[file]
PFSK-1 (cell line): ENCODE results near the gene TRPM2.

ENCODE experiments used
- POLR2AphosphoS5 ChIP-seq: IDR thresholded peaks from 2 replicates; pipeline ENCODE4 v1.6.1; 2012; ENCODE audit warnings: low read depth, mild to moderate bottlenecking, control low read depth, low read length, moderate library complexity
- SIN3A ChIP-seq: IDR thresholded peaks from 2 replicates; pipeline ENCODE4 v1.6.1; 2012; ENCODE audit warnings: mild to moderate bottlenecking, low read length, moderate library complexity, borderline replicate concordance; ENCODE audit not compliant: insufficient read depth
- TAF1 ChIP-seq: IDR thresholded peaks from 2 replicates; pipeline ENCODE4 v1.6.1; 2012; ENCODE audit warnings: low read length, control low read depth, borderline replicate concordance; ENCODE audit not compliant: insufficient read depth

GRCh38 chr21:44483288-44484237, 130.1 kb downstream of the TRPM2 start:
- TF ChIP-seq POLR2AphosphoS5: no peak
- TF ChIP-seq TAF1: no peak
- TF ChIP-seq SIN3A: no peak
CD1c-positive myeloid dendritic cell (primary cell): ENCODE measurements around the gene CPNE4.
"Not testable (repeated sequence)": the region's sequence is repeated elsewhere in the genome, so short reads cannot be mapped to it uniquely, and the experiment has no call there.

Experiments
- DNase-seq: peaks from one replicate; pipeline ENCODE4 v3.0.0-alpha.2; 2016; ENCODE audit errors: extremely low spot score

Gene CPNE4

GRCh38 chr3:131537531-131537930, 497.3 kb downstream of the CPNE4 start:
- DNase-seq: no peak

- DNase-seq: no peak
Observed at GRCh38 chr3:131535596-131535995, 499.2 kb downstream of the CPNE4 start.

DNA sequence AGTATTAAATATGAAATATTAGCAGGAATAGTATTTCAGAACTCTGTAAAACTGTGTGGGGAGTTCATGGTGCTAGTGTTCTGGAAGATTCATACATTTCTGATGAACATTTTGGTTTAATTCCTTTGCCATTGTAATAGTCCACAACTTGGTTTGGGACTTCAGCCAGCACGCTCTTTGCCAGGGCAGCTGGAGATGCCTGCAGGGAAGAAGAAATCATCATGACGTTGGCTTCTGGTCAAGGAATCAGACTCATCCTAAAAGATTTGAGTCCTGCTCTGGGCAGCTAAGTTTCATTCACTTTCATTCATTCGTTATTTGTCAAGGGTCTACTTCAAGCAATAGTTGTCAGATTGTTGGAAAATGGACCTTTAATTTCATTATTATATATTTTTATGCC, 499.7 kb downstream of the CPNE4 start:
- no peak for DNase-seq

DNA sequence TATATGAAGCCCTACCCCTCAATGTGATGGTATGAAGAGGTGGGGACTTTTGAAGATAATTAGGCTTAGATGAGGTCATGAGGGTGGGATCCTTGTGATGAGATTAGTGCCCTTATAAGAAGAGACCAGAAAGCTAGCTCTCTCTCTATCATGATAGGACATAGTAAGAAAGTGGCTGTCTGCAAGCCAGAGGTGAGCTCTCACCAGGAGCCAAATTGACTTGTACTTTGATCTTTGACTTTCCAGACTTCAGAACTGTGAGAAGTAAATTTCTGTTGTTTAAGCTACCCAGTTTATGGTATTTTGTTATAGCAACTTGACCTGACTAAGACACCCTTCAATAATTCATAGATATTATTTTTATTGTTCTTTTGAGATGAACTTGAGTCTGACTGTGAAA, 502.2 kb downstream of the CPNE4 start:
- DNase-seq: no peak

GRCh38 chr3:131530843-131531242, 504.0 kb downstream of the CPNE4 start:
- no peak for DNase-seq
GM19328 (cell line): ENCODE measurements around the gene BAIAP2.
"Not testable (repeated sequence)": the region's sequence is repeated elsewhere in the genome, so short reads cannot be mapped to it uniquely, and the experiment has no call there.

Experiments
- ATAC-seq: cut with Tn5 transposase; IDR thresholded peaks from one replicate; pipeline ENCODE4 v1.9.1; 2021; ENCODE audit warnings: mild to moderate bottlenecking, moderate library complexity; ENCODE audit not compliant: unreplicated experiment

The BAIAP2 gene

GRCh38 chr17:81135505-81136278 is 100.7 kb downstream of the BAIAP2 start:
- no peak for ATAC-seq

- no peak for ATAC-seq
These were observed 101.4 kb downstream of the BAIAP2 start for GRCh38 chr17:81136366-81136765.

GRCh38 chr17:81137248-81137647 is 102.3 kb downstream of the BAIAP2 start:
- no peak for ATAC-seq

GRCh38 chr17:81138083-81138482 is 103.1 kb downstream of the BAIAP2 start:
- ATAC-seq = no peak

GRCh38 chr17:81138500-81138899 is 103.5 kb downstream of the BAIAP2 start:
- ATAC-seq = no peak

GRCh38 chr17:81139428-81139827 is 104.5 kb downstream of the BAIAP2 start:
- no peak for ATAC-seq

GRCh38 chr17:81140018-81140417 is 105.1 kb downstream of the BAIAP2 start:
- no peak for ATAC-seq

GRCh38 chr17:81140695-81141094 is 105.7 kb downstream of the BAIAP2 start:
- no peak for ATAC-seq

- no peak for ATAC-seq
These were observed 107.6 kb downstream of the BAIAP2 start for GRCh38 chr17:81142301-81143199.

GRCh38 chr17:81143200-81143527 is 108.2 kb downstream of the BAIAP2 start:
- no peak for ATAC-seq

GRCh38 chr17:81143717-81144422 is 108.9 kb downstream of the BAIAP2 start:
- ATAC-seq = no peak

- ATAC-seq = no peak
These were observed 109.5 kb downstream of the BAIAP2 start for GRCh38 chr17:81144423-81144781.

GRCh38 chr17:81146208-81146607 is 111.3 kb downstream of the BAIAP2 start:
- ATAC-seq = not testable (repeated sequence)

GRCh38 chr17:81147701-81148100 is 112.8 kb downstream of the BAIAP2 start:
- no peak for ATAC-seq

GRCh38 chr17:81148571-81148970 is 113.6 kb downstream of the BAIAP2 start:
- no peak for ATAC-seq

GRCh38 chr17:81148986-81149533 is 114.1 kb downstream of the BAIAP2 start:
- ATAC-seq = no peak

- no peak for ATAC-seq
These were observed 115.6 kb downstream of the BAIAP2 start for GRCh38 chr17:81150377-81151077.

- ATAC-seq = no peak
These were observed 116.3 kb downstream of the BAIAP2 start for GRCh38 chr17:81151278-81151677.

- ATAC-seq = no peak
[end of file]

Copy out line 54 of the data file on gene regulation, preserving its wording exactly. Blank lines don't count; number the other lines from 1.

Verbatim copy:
GRCh38 chr17:81146208-81146607 is 111.3 kb downstream of the BAIAP2 start: